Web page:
• Under Expedia’s Terms of Service, there is a “Disputes and Arbitration” provision. This provision states Expedia consumer disputes will be resolved through binding arbitration OR through small claims court. Arbitration is a similar legal process to going to court. However, in arbitration, a neutral third party, called an arbitrator, is appointed to resolve a dispute between parties. Decisions made by an arbitrator are binding and enforceable in a court of law.  

    • Review Expedia’s Refund timelines, policies, and processes page for information relating to refunds you may be entitled to. This page goes over how Expedia’s refund policy works, in relation to flights, hotels, car bookings, and more. 

    Speak Directly to Expedia 

    Before taking any type of legal action against Expedia, voice your complaint directly by calling or contacting Expedia’s Customer Service Department. 

    • Use Expedia’s Help Center. Expedia offers customer assistance via an online Help Center which allows customers to speak to a virtual agent who may be able to troubleshoot various problems. 

    • Contact Expedia's Customer Service. Call Expedia's customer service phone number 1-877-227-7481 and have them troubleshoot your problem.

    • Contact Expedia on Twitter. Many companies respond to Twitter complaints extremely fast. Here is Expedia's Twitter handle: @ExpediaHelp

    Send a Demand Letter

    A demand letter is a letter that outlines a set of requests you want Expedia to perform. For example, in your demand letter, you can request a refund from Expedia and explain why you are requesting a refund. By sending a demand letter, you may be able to resolve your dispute without having to take time and money to go to court. 

    What to include in the demand letter?

    Unsure of what to include in your demand letter to Expedia, consider including the following:

    • How much money you are owed.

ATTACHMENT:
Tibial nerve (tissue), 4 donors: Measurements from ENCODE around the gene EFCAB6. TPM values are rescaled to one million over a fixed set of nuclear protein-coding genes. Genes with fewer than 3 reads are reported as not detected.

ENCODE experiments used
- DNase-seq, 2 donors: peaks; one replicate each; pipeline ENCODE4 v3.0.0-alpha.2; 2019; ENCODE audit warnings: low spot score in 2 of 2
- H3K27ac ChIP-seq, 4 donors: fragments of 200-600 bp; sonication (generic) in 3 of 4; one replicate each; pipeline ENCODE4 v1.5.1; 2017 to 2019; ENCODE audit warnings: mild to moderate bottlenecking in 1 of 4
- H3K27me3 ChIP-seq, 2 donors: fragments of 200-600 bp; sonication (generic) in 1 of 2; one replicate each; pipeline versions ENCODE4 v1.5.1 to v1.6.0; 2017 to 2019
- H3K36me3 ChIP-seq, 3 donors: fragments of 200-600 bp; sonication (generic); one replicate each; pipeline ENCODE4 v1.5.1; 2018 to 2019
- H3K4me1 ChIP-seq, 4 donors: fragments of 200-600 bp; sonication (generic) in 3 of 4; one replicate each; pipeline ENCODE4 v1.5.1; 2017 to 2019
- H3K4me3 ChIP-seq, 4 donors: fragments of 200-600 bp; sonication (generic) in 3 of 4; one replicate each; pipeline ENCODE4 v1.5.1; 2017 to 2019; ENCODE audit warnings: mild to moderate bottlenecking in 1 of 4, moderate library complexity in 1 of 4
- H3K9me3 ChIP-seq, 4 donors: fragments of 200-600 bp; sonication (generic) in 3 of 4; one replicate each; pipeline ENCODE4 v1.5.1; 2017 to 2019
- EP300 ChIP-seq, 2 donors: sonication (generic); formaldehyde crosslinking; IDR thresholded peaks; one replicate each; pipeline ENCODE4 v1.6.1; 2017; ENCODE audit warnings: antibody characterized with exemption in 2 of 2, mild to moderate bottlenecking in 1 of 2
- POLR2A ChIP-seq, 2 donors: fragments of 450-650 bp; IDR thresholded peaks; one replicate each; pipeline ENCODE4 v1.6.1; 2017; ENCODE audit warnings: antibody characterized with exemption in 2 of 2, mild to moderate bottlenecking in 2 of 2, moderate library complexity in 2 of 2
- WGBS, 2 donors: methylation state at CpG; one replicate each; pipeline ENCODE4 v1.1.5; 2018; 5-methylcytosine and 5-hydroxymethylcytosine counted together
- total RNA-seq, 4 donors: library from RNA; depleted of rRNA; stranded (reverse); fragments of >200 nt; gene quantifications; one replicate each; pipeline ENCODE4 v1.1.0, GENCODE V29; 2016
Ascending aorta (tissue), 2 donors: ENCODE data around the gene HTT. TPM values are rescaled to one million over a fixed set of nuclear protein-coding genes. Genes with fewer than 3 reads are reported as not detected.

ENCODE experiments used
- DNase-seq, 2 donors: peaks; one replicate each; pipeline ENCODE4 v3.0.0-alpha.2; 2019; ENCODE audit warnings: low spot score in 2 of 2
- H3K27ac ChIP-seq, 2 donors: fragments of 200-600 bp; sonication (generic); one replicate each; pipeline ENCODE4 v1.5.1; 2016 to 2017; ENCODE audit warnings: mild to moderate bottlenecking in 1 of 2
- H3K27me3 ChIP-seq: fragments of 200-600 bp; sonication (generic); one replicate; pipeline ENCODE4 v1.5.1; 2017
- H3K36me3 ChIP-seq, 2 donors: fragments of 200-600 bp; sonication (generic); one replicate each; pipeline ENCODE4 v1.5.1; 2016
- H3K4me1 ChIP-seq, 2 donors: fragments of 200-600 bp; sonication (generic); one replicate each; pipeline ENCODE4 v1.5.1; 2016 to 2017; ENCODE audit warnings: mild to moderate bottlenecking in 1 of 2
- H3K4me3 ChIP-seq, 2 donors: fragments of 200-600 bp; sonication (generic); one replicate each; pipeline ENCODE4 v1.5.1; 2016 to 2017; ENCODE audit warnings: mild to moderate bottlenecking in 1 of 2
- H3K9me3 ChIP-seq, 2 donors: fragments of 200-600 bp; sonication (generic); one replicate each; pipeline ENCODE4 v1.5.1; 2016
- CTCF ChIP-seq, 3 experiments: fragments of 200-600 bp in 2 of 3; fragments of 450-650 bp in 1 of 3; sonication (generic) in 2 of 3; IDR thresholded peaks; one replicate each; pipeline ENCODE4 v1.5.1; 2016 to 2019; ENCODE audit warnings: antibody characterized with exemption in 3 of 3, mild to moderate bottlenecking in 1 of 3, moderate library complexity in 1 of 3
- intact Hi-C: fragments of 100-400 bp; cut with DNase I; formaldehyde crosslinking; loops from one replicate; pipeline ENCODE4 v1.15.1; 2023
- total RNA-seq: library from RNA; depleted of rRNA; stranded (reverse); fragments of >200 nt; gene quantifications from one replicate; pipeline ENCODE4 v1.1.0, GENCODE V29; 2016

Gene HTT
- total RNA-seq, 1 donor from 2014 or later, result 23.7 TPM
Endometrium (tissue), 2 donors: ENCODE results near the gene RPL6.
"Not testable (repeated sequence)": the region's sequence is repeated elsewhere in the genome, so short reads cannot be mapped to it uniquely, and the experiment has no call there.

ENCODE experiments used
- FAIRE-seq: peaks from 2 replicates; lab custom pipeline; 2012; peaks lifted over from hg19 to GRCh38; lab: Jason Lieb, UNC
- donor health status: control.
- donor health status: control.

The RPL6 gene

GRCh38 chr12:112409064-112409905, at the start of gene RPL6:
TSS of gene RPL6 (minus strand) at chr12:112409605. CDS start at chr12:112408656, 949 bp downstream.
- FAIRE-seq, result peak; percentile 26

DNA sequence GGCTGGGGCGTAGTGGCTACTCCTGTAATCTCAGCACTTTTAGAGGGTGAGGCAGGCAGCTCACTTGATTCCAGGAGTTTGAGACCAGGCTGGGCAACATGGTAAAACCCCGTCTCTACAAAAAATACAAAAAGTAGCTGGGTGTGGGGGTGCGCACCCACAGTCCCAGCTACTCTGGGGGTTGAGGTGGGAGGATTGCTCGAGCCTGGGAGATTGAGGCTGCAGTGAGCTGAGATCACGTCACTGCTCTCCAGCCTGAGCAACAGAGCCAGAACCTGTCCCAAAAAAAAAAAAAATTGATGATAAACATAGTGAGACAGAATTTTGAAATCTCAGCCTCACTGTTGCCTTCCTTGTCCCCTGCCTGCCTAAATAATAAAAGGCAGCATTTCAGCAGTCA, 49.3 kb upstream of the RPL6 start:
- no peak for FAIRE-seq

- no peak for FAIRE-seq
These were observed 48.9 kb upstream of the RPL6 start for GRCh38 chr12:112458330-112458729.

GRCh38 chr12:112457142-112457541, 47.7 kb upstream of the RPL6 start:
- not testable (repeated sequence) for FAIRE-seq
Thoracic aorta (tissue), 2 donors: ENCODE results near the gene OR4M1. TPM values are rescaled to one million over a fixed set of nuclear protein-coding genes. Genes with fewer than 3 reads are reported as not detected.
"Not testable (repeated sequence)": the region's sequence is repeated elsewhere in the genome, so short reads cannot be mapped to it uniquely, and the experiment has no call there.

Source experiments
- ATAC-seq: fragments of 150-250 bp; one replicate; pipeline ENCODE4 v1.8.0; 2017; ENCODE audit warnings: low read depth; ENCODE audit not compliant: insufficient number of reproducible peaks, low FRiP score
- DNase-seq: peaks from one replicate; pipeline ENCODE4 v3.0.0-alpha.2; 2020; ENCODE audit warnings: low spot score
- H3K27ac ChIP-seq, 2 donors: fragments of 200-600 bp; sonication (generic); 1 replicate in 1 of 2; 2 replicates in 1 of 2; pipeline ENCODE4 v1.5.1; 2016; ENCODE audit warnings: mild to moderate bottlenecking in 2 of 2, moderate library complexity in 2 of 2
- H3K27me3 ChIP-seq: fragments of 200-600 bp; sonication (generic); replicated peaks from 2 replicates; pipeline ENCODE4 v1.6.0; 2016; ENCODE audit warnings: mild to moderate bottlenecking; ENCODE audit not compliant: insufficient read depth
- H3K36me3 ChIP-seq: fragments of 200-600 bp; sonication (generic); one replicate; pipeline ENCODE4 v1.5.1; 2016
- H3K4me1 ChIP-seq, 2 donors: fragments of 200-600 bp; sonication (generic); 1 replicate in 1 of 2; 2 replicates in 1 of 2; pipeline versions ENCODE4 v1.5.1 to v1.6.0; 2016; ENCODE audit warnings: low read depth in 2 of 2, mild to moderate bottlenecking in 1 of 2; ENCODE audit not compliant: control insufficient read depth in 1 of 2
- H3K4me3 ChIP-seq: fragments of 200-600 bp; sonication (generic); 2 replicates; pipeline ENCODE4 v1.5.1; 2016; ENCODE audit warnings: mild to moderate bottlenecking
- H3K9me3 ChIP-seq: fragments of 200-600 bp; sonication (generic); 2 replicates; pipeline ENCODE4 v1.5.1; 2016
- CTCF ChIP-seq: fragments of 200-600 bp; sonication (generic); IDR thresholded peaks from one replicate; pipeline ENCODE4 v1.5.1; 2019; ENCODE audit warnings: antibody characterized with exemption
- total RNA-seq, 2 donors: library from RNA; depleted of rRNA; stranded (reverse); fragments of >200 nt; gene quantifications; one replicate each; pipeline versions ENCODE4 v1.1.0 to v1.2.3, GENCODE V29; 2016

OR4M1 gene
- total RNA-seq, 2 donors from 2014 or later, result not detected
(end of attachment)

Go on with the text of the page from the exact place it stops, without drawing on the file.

• Why you are owed money.

    • Your contact information.

    • Where to send payment.

    • Give them a few days to respond (usually 14 days).

    • State that if they don't respond, you intend to sue.

    Where to mail the demand letter to?

    Expedia, Inc.
    1111 Expedia Group Way
    Seattle, WA 98119

    Did you know we have a free tool powered by AI that helps you create a demand letter to Expedia? Check out our demand letter tool.

    File a Complaint Against Expedia 

    Besides suing in small claims court, you can also file a business complaint against Expedia with one of the following government or nongovernment organizations: 

    • The Federal Trade Commission. The Federal Trade Commission (“FTC”) is the nation’s consumer protection agency. The FTC's main mission is to protect consumers from unfair, deceptive, or fraudulent practices in the marketplace. Learn how to file a complaint with the FTC here

    • Your state’s Attorney General’s Office. State attorney generals are the primary enforcers of consumer protection laws and handle consumer complaints against businesses like Expedia. Usually, consumer complaints can be filed with an Attorney General online or by mail

    • The Better Business Bureau. The Better Business Bureau (“BBB”), is a non-profit that serves as an intermediary between businesses, like Expedia, and consumers. If you have a complaint you would like to file against Expedia, the BBB allows you to file complaints and reviews online. 

    Small Claims Court Quick Facts 

    Small claims courts were created to help everyday people resolve their legal disputes with other individuals or businesses affordably, and efficiently. Below, we have included some quick facts about small claims courts. 

    How much can I sue for in small claims court? 

    The amount you can sue for in small claims court is known as the small claims limit. This amount varies by state and even by court but is usually around $10,000

    If you want to sue for more than the small claims limit, you will have to waive whatever amount is over the limit or consider suing in a regular court (however, this is going to be more expensive). 

    How long do you have to sue in small claims court? 

    States have set deadlines, called statutes of limitations, that let you know by when you should sue.